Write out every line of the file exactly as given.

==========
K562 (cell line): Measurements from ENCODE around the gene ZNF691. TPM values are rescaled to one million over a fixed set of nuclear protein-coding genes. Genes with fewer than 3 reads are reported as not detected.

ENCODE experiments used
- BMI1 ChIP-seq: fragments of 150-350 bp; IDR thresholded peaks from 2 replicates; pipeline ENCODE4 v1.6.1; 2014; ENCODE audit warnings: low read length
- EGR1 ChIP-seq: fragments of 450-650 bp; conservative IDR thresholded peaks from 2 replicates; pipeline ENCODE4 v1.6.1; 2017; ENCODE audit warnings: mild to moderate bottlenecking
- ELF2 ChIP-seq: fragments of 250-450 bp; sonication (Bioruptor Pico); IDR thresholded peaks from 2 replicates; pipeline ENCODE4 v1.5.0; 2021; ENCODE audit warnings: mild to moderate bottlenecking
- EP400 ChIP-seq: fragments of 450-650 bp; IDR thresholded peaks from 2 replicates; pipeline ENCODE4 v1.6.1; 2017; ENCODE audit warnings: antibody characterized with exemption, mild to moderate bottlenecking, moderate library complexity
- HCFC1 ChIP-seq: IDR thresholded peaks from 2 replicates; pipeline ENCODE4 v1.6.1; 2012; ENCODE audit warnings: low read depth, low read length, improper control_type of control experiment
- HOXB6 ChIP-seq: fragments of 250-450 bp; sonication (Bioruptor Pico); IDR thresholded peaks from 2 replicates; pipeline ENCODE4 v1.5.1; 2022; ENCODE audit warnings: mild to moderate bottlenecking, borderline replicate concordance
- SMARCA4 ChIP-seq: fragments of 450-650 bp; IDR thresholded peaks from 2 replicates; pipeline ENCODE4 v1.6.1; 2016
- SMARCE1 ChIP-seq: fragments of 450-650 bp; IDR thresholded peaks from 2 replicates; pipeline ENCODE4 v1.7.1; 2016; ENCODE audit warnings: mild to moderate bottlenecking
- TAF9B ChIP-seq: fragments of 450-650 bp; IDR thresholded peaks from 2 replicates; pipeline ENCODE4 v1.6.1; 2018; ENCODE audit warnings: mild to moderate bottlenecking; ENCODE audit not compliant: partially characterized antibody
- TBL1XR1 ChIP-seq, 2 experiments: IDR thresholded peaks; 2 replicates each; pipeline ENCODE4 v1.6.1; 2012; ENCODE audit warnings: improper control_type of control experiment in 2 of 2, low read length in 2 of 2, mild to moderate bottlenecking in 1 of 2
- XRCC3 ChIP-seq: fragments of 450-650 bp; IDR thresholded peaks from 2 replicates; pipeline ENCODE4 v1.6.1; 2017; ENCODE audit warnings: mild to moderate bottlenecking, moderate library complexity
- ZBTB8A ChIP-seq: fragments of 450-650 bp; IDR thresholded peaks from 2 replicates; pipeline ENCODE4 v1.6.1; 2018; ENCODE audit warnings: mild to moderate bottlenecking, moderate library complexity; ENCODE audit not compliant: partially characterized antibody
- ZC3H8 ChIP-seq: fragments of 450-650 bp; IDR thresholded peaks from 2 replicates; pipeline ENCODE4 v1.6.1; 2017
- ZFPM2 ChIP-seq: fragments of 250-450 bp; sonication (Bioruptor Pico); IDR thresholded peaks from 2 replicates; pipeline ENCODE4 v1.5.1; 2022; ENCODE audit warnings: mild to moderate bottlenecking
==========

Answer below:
K562 (cell line): Measurements from ENCODE around the gene ZNF691. TPM values are rescaled to one million over a fixed set of nuclear protein-coding genes. Genes with fewer than 3 reads are reported as not detected.

ENCODE experiments used
- BMI1 ChIP-seq: fragments of 150-350 bp; IDR thresholded peaks from 2 replicates; pipeline ENCODE4 v1.6.1; 2014; ENCODE audit warnings: low read length
- EGR1 ChIP-seq: fragments of 450-650 bp; conservative IDR thresholded peaks from 2 replicates; pipeline ENCODE4 v1.6.1; 2017; ENCODE audit warnings: mild to moderate bottlenecking
- ELF2 ChIP-seq: fragments of 250-450 bp; sonication (Bioruptor Pico); IDR thresholded peaks from 2 replicates; pipeline ENCODE4 v1.5.0; 2021; ENCODE audit warnings: mild to moderate bottlenecking
- EP400 ChIP-seq: fragments of 450-650 bp; IDR thresholded peaks from 2 replicates; pipeline ENCODE4 v1.6.1; 2017; ENCODE audit warnings: antibody characterized with exemption, mild to moderate bottlenecking, moderate library complexity
- HCFC1 ChIP-seq: IDR thresholded peaks from 2 replicates; pipeline ENCODE4 v1.6.1; 2012; ENCODE audit warnings: low read depth, low read length, improper control_type of control experiment
- HOXB6 ChIP-seq: fragments of 250-450 bp; sonication (Bioruptor Pico); IDR thresholded peaks from 2 replicates; pipeline ENCODE4 v1.5.1; 2022; ENCODE audit warnings: mild to moderate bottlenecking, borderline replicate concordance
- SMARCA4 ChIP-seq: fragments of 450-650 bp; IDR thresholded peaks from 2 replicates; pipeline ENCODE4 v1.6.1; 2016
- SMARCE1 ChIP-seq: fragments of 450-650 bp; IDR thresholded peaks from 2 replicates; pipeline ENCODE4 v1.7.1; 2016; ENCODE audit warnings: mild to moderate bottlenecking
- TAF9B ChIP-seq: fragments of 450-650 bp; IDR thresholded peaks from 2 replicates; pipeline ENCODE4 v1.6.1; 2018; ENCODE audit warnings: mild to moderate bottlenecking; ENCODE audit not compliant: partially characterized antibody
- TBL1XR1 ChIP-seq, 2 experiments: IDR thresholded peaks; 2 replicates each; pipeline ENCODE4 v1.6.1; 2012; ENCODE audit warnings: improper control_type of control experiment in 2 of 2, low read length in 2 of 2, mild to moderate bottlenecking in 1 of 2
- XRCC3 ChIP-seq: fragments of 450-650 bp; IDR thresholded peaks from 2 replicates; pipeline ENCODE4 v1.6.1; 2017; ENCODE audit warnings: mild to moderate bottlenecking, moderate library complexity
- ZBTB8A ChIP-seq: fragments of 450-650 bp; IDR thresholded peaks from 2 replicates; pipeline ENCODE4 v1.6.1; 2018; ENCODE audit warnings: mild to moderate bottlenecking, moderate library complexity; ENCODE audit not compliant: partially characterized antibody
- ZC3H8 ChIP-seq: fragments of 450-650 bp; IDR thresholded peaks from 2 replicates; pipeline ENCODE4 v1.6.1; 2017
- ZFPM2 ChIP-seq: fragments of 250-450 bp; sonication (Bioruptor Pico); IDR thresholded peaks from 2 replicates; pipeline ENCODE4 v1.5.1; 2022; ENCODE audit warnings: mild to moderate bottlenecking